Posts Tagged ‘French’

looking upGeorges Franju‘s Les Yeux Sans Visage or Eyes Without a Face is a poetry of images, disturbing images, yes, but also beautiful images. Eyes, of course are everywhere.

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Obsesses eyes, frightened eyes, hopeful eyes, wary eyes, longing eyes, searching eyes, blank eyes, dead eyes, wondering eyes. Edith Scob‘s eyes are the most impressive and expressive because for most of the movie that is all she has to emote with as Christiane Génessier the faceless woman behind the mask.

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Carol Clover points out that, like folk-tales, horror films have a predictable cast of characters, namely the victim, the monster, and the hero (12), but in modern horror films, enabled by the rise of feminism, often the victim and hero combine together to form what Clover calls “the female victim-hero” (4). Clover also discusses the story of Carrie White from the film Carrie based on the novel by Stephen King in which, throughout the story, Carrie takes on all three roles. I suggest that Christiane does the same in this film.

eyes3 In the beginning of the movie Christiane is presented as a victim trapped in her ivory tower by her controlling father and his over-loyal assistant. She is treated more like a doll than a person, and she resembles a doll as well. eyeswithoutaface390Her mannerisms come across as very doll-like. When the mask is on, she does not speak throughout the first part of the movie. When she sneaks out of her room and hides in the garage watching her father and his assistant come out of the hidden passageway, the audience wonders what she will discover and what she will do about it.

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However, her actions upon finding the girl strapped to the operating table reveal that she was aware of the room and it’s purpose all along, framing her as, if not accessory to the actions taken there, at least complacent in them, revealing a monstrous nature along with her monstrous face. The mask takes on a more sinister feel reminding one of other silent, masked monsters.

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WHEN-DOVES-FLYAfter the new skin graft does not take, and she returns to her mask, she once again takes on the role of victim asking the assistant to kill her using the drugs that her father uses to put down the dogs that he experiments on. Finally, she turns into “a monstrous hero” (4) when she kills the assistant imagesCAOOP1ISand sets free the next girl scheduled for mutilation as well as the dogs, who ironically tear off the face of the doctor.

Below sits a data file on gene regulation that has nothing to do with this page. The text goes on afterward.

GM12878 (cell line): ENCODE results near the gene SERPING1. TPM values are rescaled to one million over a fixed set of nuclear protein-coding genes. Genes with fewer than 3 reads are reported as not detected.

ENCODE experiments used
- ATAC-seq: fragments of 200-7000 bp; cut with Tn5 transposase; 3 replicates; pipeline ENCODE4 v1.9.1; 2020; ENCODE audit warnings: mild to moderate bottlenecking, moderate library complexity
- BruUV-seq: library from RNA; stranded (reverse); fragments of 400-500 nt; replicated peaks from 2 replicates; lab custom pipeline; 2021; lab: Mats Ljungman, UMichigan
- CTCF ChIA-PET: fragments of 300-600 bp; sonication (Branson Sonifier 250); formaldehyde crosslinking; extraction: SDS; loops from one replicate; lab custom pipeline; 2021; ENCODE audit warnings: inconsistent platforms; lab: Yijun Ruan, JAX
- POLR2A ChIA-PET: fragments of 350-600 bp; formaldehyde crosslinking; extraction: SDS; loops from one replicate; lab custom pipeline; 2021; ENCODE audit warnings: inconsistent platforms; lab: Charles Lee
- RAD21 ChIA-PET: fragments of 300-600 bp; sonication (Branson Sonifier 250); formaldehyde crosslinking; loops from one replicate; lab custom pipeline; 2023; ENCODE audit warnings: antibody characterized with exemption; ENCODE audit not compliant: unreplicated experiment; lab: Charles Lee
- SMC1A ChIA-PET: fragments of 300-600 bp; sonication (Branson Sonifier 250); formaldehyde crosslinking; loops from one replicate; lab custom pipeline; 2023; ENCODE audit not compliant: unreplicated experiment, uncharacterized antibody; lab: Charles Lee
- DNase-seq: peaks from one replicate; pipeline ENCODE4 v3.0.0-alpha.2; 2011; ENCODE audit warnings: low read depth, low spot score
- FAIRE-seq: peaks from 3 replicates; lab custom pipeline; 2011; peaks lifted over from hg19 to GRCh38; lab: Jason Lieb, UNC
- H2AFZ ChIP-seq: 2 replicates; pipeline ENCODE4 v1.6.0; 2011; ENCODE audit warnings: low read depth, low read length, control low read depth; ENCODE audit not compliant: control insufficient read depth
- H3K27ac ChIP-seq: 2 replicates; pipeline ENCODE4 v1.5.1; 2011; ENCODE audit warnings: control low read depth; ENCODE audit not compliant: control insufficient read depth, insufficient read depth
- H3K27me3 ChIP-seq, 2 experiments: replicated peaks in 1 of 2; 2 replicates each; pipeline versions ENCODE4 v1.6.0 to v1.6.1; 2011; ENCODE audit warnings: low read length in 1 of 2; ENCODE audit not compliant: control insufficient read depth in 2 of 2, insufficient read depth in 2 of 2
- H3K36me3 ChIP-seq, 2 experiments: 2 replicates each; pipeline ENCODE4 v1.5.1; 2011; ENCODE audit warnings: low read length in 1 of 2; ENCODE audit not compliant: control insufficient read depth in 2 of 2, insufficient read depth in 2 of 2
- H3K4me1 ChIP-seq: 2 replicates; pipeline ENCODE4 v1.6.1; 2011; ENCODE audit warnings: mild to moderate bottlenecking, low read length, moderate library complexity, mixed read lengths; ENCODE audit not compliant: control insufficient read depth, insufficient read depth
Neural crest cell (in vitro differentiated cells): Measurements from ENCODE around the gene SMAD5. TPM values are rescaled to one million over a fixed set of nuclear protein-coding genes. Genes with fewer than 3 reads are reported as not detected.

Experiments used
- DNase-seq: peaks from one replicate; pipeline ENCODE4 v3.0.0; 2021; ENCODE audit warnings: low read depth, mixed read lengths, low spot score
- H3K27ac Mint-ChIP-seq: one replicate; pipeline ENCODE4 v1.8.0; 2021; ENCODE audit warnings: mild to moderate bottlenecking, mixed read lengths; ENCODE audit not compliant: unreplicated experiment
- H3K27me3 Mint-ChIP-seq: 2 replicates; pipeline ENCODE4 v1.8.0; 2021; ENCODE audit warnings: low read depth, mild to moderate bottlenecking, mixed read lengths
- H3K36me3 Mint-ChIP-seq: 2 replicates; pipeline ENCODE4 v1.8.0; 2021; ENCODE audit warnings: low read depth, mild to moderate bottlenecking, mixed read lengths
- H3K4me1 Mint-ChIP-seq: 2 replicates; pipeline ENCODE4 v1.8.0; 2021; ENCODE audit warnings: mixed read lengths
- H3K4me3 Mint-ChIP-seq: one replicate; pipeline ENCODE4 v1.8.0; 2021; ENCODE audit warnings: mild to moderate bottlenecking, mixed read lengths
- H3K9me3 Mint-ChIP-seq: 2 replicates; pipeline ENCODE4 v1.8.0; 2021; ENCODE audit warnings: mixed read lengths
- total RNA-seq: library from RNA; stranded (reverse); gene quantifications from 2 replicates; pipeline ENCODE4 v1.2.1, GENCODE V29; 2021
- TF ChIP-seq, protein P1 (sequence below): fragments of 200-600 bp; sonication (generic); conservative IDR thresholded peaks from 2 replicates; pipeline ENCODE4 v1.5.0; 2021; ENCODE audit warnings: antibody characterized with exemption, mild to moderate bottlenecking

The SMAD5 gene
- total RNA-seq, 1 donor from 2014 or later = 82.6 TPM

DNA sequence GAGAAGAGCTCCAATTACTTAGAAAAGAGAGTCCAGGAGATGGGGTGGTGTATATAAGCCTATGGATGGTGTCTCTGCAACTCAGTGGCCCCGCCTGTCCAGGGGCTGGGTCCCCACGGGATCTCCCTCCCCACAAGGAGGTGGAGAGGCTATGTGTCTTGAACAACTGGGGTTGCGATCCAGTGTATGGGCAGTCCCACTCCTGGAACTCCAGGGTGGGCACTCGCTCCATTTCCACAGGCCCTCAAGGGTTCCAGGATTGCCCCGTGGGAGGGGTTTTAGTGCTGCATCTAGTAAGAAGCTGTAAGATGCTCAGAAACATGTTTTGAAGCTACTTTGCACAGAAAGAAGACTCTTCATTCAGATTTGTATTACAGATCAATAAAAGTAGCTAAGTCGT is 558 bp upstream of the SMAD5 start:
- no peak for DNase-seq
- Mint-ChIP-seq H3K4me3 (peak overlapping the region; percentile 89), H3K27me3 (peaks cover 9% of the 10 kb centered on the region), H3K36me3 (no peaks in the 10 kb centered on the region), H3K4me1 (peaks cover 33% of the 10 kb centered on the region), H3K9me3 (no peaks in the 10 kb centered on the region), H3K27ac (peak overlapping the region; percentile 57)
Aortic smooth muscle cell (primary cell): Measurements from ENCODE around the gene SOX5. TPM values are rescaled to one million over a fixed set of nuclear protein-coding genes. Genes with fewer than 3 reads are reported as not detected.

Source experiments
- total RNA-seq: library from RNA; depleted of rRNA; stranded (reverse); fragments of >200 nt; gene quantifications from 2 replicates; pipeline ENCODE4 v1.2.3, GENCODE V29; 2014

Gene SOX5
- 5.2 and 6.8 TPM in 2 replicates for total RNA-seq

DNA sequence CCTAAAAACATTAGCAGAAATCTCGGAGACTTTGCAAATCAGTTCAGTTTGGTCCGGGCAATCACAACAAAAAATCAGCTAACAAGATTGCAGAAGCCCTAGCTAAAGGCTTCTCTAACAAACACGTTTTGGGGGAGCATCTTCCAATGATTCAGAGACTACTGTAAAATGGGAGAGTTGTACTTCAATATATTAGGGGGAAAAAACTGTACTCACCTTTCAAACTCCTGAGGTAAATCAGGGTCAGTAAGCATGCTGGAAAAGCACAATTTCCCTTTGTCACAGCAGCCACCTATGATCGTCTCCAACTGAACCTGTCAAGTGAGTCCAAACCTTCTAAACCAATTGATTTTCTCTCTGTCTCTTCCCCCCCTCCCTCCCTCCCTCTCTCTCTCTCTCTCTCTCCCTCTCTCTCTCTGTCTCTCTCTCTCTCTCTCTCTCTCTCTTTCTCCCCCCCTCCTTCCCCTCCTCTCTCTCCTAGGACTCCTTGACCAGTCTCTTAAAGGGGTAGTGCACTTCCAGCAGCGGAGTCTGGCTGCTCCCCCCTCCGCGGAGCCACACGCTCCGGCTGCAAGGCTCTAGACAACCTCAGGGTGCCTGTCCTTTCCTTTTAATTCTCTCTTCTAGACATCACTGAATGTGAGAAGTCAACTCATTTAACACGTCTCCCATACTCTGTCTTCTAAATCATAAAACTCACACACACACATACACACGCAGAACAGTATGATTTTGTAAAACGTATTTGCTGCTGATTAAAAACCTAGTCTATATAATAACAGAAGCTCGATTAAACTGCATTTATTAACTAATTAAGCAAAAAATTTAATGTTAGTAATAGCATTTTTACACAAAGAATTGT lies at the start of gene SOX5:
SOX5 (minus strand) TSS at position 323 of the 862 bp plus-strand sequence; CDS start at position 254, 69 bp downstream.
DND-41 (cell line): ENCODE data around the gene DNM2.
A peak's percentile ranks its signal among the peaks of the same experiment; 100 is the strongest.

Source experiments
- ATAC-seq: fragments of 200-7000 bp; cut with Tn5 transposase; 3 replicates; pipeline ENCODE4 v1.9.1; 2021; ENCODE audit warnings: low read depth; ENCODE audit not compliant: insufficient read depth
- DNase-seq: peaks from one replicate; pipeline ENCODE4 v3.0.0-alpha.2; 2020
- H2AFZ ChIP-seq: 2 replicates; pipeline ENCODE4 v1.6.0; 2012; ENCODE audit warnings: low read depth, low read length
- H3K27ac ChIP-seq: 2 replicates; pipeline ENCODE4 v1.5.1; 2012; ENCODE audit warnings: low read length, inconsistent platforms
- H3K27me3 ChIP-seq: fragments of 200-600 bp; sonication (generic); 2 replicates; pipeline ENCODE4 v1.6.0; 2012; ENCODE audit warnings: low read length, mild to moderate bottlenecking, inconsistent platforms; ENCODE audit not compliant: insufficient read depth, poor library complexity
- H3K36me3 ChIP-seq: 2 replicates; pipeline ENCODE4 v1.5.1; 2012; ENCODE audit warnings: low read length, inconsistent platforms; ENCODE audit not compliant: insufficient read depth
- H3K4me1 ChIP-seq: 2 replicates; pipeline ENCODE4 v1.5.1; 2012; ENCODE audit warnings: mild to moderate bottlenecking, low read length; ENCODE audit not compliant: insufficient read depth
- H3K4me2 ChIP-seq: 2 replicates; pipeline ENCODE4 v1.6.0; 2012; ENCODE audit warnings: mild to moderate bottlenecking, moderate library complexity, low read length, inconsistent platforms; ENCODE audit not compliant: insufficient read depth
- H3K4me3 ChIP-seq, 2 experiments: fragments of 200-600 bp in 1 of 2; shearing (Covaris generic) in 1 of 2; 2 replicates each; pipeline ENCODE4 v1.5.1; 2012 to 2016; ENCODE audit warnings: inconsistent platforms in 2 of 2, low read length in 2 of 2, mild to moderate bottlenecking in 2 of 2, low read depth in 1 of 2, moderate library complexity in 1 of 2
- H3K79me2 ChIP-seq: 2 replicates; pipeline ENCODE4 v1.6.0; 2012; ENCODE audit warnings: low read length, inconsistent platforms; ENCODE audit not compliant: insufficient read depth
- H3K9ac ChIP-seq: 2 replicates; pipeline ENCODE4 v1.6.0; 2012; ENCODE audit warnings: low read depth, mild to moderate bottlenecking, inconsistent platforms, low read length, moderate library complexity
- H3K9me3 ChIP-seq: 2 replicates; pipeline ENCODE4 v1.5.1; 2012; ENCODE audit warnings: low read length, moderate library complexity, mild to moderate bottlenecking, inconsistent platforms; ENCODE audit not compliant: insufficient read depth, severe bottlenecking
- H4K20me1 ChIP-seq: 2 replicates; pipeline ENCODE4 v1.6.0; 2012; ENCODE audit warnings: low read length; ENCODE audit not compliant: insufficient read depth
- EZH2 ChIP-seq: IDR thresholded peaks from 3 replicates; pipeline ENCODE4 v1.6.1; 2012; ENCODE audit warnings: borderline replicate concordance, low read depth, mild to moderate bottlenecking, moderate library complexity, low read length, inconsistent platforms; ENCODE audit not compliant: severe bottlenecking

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 But as she wanders off into the night, one wonders what she will become next.

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It is the ghost story, that moves Diabolique into the realm of horror movie. What starts out as a drama about two women planning the murder of their common abuser turns to a psychological thriller when the dead man’s body disappears. Brigid Cherry in Horror says that in psychological films “modes of effect can be created through suggestion, the use of lighting, sound effects and music” (80). In Diabolique,  Henri-Georges Clouzot  uses these techniques to create uncertainty and uneasiness in his audience. LesDiaboliquesImage

Is Michel really dead? He sure looked dead, but then what happened to the body? Is someone setting the girls up for blackmail? Is someone just messing with them? About the time when the girls union falls apart and Nicole leaves the school, I had figured it out. I know I have seen a similar movie, but can’t remember now what it was.  It is something worthy of Hitchcock. If I had not caught on to the betrayal diaboliqueI would have felt more of the emotions that Clouzot was trying to evoke from his audience. I understand why he added the warning not to give away the secret to others who had not seen the movie and so for the sake of anyone reading this that has not seen it, I will not give it away here. The ghostly twist at the end I did not see coming.